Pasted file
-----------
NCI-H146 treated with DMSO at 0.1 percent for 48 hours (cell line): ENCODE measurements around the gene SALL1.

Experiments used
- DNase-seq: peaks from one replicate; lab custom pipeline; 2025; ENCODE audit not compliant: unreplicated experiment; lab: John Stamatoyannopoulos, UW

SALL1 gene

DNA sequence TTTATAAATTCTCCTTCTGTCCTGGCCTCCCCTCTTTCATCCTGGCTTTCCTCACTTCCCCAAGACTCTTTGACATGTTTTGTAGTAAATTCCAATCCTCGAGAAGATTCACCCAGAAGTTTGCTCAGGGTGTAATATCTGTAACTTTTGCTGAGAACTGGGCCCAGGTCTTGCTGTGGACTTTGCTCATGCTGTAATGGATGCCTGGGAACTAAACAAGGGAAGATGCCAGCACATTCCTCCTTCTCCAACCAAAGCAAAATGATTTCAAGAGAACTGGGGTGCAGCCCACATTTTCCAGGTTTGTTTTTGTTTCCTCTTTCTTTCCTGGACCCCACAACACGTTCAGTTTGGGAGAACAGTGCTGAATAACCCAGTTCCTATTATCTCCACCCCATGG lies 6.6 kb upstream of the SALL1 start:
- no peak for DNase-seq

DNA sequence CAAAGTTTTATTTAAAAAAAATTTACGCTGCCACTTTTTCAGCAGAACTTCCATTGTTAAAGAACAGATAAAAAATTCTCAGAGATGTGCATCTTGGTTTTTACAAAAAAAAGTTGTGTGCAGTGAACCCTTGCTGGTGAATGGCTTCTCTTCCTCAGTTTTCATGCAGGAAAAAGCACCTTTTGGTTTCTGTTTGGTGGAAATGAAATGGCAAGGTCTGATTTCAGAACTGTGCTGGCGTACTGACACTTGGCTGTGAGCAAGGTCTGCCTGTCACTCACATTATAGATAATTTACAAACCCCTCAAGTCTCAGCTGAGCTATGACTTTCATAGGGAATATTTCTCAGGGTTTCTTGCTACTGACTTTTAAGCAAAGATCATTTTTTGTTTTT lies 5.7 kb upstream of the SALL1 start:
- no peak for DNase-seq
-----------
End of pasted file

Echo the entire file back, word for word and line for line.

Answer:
NCI-H146 treated with DMSO at 0.1 percent for 48 hours (cell line): ENCODE measurements around the gene SALL1.

Experiments used
- DNase-seq: peaks from one replicate; lab custom pipeline; 2025; ENCODE audit not compliant: unreplicated experiment; lab: John Stamatoyannopoulos, UW

SALL1 gene

DNA sequence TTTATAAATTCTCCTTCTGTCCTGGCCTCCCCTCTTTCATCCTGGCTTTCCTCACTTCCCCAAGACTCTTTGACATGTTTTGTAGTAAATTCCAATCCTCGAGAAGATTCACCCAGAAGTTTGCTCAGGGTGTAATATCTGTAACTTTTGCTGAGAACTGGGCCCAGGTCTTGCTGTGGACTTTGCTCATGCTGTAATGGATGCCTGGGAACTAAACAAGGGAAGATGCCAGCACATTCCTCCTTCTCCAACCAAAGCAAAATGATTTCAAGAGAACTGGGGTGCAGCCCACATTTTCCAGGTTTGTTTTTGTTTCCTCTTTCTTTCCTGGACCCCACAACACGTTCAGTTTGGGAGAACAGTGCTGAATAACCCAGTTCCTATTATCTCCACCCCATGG lies 6.6 kb upstream of the SALL1 start:
- no peak for DNase-seq

DNA sequence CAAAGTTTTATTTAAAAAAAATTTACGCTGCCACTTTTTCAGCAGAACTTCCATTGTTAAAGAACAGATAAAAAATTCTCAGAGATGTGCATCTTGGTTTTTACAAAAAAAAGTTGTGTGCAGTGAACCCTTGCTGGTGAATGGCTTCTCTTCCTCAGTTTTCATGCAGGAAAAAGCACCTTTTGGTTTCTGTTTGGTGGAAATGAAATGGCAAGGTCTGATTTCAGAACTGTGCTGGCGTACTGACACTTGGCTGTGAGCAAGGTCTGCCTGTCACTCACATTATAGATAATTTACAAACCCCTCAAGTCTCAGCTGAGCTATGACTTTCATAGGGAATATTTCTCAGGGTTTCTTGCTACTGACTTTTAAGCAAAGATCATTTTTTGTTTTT lies 5.7 kb upstream of the SALL1 start:
- no peak for DNase-seq